The Black Keys have previously been known for a blues-based sound, which put their roots in the Mesozoic era, by modern standards. But with their stunning new “El Camino,” they hark back to a different epoch of dinosaur rock, sounding like… T. Rex.
That’s right, they’ve gone glam – gloriously. The two-piece outfit’s formerly stripped-down core sound has been thickened up into something much more akin to Led Zeppelin’s version of the blues, but with handclaps and female backing vocals.
If this is selling out, as a few of the fans from their early-2000s indie days will surely insist, then bang a gong (bring it on).
A not-so-secret weapon in this latest transformation is the brilliant producer Danger Mouse, a.k.a. the half of Gnarls Barkley that is not Cee-Lo Green. He was on board for the Black Keys’ greatest and most game-changing album to date, 2008’s “Attack and Release,” but was MIA for their bluesy, spartan hit album “Brothers” — except for, tellingly, its hit single, “Tighten Up.” Now that the mighty Mouse is back in the fold, co-writing all the tracks and playing keyboards, the duo is effectively a power trio.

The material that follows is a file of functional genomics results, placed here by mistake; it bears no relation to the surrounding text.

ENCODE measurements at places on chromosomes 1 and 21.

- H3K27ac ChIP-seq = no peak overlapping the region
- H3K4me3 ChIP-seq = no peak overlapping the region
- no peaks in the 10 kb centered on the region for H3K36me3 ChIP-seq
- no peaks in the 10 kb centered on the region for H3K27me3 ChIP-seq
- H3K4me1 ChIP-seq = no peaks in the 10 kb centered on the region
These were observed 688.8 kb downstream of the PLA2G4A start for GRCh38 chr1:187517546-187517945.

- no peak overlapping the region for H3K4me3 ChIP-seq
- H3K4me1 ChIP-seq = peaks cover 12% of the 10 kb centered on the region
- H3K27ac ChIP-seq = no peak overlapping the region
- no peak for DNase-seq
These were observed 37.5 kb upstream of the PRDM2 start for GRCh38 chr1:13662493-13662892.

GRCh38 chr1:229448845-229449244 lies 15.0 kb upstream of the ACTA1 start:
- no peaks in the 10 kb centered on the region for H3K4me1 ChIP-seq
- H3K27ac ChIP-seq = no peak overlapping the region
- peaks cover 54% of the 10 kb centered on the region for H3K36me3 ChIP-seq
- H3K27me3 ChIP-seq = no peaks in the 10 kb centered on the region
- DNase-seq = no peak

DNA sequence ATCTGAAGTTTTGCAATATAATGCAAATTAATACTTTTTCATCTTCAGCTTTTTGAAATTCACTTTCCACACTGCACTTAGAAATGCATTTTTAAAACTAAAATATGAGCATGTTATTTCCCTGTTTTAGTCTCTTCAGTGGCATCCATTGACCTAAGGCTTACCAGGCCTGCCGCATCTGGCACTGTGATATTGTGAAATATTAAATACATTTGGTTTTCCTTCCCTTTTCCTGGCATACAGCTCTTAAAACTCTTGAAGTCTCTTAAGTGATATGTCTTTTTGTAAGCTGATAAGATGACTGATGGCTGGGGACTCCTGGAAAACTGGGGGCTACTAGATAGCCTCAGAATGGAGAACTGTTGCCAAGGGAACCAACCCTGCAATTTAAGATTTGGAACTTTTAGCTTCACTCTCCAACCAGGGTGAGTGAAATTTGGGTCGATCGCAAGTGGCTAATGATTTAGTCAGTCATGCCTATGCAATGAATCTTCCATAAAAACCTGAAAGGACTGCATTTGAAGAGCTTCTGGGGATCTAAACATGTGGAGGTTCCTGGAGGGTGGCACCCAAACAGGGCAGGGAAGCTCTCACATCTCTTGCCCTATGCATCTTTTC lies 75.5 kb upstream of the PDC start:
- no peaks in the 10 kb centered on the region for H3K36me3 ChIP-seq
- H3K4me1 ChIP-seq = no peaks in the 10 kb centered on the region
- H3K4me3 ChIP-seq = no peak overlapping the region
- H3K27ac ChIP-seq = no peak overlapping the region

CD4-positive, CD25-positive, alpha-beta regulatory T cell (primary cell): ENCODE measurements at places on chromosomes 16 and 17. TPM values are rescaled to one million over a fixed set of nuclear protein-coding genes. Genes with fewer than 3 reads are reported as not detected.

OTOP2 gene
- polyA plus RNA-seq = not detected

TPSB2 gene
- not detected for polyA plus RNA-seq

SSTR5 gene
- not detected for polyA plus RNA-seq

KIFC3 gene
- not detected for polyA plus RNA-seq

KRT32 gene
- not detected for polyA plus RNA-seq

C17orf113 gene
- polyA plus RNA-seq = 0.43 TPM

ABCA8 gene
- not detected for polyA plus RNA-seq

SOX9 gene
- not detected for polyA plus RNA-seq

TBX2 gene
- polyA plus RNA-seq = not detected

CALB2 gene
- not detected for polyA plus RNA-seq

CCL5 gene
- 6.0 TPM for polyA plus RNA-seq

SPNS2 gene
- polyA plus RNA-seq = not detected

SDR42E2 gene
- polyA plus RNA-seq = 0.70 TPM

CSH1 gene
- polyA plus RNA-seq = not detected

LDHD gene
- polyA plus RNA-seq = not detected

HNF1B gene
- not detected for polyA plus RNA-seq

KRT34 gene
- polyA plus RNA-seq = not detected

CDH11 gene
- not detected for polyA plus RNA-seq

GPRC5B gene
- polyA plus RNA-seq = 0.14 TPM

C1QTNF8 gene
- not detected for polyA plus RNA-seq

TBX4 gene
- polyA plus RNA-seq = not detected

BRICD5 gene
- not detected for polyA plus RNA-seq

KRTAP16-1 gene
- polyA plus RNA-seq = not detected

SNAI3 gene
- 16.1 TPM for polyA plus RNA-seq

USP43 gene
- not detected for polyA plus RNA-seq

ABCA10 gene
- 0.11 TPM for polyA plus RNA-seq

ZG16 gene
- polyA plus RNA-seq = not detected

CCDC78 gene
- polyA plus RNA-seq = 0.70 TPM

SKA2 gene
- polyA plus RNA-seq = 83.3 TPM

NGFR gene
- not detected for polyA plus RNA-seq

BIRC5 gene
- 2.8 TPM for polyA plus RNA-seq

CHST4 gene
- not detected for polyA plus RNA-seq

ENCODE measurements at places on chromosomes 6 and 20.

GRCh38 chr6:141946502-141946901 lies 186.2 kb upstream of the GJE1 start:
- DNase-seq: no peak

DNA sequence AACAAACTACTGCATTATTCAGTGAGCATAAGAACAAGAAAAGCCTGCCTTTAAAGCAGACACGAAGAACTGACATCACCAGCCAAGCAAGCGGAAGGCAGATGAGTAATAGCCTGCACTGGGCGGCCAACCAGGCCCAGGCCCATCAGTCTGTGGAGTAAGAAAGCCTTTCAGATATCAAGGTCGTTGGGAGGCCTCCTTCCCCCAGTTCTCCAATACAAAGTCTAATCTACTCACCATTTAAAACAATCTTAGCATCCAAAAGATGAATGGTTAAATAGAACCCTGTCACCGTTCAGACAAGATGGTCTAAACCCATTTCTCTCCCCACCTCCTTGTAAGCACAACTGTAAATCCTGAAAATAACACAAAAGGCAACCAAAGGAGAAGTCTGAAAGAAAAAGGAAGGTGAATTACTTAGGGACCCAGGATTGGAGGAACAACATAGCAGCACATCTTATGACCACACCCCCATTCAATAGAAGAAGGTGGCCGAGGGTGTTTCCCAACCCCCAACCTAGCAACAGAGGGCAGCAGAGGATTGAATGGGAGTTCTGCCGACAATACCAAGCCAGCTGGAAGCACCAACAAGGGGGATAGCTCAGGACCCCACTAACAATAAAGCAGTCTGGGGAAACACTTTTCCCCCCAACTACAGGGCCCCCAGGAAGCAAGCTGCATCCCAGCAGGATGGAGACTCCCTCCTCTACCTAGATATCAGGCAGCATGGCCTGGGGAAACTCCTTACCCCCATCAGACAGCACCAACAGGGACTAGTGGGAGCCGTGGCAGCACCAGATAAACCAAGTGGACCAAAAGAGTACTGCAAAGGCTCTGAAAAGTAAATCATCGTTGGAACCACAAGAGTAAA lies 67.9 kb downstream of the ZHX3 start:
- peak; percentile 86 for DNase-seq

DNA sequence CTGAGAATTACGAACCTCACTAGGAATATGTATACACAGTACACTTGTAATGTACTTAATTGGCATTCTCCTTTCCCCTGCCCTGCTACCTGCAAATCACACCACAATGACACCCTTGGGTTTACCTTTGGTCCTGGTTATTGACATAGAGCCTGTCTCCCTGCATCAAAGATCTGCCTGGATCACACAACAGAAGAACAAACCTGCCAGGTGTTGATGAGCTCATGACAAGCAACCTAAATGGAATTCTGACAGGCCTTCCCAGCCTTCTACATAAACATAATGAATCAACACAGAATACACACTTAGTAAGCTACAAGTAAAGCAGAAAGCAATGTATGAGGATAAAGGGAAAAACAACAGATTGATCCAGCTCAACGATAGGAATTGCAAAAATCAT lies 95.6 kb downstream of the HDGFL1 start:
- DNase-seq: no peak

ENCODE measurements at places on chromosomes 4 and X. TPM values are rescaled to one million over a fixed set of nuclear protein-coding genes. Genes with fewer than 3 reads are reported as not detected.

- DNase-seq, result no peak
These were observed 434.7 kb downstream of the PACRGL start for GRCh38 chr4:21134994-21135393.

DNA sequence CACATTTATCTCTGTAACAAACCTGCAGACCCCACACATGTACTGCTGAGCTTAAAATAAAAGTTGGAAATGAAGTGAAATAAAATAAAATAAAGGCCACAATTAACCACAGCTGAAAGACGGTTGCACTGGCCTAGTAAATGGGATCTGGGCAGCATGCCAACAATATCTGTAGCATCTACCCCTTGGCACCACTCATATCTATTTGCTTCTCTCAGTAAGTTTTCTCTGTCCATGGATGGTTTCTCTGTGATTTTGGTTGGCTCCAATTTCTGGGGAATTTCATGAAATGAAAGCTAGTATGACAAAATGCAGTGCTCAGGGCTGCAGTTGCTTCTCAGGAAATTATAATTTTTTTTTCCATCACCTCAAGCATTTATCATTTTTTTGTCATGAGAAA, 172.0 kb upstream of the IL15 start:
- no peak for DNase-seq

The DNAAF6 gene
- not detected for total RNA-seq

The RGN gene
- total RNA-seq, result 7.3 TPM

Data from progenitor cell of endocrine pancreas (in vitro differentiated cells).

As he proved with his work on “Attack and Release,” Danger Mouse is a master of making the simplest guitar line sound unexpected, explosive and revelatory. Credit for knowing where to place each part for maximum effectiveness should also go to mixer Tchad Blake, a great producer in his own right … and, not incidentally, to the guy playing all those parts, frontman Dan Auerbach, who has great instincts for when to suddenly make a fuzztone really, really fuzzy, and when to make each string into a laser beam.
Besides throwing in subtle dollops of modern synths, Danger Mouse adds plenty of vintage organ parts, creating a clever bridge between the late-‘60s British blues-rock that still sounds like the Keys’ primary influence and the modern indie day. He’s also smart enough to allow for plenty of moments where you hear just guitar and drums – not as a sop to the duo’s old fans, probably, so much as for sheer dynamics.
Looking at the lyric sheet, you’d expect something a lot mopier, starting with the opening track and first single, “Lonely Boy.” It appears the Keys might have run into some gold diggers on the yellow brick road to success, with the skepticism of “Money Maker” being only the most blatant example of the album’s deep suspicion of the fairer sex. “She doesn’t read much/But there’s no doubt/She’s been written about,” Auerbach sings in “Run Right Back,” one of a string of songs about being attracted to unavailable, shallow, and/or untrustworthy gals.
But, words aside, “El Camino” is great date-night music, as raucous and celebratory on the surface as it is nervous underneath. The group’s ties to the great Brit-rock of the late ‘60s and early ‘70s remain, but with a lot of production touches from the glitter-rock that delegitimized rock but also made it more fun in the mid-‘70s.
If Cream had a wink, a beat, and you could dance to it, it’d be the Black Keys.